Proposals under the General Studies rubric (GST) must demonstrate clearly the interdisciplinary nature of the project or be for disciplines not offered at Berea (provided there is a qualified Berea faculty member available to sponsor the study and it is approved by the Dean of Curriculum and Student Learning). Otherwise, the student(s) should determine which academic program best fits the goals and scope of the study.
Studies involving international travel require consultation with and the signature of the Education Abroad Advisor and of College Health Services. Students on F-1 visas also must have the signature of the International Student Adviser for any off-campus study. Studies involving a budget for expenses must be reviewed and approved by a counselor in the Student Financial Aid Services Office. No institutional funding will be provided for Independent Studies or Team Initiated Studies in international settings. (See “Education Abroad Policies” under Student Rights and Responsibilities for more information.)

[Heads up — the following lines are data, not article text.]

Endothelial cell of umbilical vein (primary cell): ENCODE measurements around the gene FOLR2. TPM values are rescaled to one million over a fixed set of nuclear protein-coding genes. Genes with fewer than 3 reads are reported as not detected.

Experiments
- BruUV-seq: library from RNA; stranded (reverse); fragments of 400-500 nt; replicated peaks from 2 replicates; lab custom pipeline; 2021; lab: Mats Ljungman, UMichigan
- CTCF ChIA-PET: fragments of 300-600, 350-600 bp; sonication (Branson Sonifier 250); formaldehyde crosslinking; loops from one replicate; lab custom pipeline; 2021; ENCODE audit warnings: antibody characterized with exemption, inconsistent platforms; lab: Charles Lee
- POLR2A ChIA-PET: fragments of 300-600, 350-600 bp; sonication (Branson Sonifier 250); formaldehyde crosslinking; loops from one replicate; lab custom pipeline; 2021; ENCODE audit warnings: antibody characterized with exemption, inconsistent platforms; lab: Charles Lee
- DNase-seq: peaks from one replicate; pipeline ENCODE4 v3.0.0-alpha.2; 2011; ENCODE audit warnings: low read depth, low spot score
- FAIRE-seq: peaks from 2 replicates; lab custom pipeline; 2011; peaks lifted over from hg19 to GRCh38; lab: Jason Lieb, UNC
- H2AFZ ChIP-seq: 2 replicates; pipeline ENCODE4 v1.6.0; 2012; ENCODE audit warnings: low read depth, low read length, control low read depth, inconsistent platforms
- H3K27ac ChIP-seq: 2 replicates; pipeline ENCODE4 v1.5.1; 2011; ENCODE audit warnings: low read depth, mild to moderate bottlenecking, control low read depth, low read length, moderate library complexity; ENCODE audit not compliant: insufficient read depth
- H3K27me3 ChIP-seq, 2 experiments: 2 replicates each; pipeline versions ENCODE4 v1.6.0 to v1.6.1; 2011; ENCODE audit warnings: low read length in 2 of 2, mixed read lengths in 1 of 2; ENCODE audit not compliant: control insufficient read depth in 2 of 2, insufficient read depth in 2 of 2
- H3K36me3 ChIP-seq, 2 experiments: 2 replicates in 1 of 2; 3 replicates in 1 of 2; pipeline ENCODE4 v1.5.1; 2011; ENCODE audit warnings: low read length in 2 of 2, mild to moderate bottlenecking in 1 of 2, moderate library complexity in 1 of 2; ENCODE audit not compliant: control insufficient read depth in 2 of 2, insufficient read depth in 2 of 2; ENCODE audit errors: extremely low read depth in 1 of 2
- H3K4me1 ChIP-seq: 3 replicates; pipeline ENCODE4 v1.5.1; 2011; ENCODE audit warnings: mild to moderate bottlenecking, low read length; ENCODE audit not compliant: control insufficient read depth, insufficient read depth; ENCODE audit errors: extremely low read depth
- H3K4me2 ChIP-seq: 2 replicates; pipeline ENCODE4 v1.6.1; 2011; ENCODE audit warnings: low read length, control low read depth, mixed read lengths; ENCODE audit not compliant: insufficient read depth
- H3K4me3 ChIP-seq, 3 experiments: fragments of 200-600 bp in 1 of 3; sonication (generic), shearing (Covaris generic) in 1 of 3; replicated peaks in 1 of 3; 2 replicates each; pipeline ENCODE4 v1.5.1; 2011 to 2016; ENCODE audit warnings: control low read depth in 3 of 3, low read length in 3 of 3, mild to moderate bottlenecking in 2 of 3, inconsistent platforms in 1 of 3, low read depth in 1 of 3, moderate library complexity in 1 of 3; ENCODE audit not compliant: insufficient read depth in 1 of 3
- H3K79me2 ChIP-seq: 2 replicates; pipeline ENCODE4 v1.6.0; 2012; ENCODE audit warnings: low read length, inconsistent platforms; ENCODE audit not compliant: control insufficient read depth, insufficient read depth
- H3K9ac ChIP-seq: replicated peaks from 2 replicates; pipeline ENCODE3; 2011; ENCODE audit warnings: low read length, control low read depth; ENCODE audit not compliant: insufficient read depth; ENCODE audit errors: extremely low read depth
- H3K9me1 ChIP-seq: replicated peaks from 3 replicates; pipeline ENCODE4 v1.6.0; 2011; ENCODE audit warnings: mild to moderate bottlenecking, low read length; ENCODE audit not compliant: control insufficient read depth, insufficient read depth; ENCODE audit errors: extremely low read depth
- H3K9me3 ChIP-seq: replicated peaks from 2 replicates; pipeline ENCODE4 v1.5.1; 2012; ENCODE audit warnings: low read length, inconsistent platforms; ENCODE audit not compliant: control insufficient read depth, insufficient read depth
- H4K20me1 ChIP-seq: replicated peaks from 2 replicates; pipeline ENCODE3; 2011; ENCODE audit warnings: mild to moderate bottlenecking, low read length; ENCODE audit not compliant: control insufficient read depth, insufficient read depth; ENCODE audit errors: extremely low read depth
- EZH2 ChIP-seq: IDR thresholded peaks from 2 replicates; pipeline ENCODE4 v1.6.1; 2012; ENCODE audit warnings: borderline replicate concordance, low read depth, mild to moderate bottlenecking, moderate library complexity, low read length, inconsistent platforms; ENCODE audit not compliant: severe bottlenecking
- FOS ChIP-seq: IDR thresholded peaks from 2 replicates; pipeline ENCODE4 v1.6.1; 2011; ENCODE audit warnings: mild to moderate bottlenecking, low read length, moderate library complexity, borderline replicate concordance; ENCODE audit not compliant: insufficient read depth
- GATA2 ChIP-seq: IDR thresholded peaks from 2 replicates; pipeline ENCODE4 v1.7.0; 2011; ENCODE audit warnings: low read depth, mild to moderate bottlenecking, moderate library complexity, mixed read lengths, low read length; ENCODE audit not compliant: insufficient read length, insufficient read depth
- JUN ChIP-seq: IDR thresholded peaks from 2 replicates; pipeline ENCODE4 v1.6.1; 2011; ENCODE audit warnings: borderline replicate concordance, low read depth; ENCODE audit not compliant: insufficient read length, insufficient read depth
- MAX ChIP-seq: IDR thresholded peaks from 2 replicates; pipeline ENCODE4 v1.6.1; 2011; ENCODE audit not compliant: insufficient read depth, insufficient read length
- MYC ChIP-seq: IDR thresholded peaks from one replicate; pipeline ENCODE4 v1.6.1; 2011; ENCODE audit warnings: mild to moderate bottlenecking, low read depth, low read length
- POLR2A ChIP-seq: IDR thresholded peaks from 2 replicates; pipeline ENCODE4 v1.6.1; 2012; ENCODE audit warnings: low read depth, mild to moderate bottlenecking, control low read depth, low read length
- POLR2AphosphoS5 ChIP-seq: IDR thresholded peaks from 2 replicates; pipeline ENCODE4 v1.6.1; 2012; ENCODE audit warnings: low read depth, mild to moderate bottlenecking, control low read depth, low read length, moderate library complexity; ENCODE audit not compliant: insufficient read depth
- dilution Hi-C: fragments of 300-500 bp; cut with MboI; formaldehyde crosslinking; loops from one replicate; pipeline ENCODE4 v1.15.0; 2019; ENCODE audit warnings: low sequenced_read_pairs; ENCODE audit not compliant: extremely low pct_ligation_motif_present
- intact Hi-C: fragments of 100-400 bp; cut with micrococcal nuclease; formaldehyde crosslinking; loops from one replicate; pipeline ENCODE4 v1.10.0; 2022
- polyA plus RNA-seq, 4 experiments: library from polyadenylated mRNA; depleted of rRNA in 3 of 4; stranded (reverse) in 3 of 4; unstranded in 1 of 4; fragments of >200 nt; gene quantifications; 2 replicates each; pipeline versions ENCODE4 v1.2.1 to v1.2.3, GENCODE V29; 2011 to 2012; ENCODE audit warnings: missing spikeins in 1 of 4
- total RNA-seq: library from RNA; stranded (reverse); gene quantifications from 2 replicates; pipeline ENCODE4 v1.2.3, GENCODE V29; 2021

With the approval of the Program Coordinator, the course syllabus will be submitted for registration to the Director of Student Records and Accounts. (See above eligibility requirements concerning probation and minimum GPA that must be met before the study can be registered.)
Berea College supports experiential education opportunities for students in the form of internships, and defines an internship as a supervised, credit-bearing, career-related learning experience in the workplace that allows students to apply knowledge acquired through their classes and studies to practical situations and problems. Such experiences promote engaged learning by helping students find connections between theory and practice, between learning in the classroom and learning outside the classroom, and between their academic interests and potential career possibilities.
Process and Learning: Learning is optimized when these experiences are intentionally designed to include reflection and assessment. A student participating in an internship will develop an Internship Proposal prior to the experience, meet with faculty sponsors, keep a reflective journal, complete a final paper, be evaluated by the internship site supervisor, give an oral presentation, submit a student evaluation of the experience, and receive a letter grade.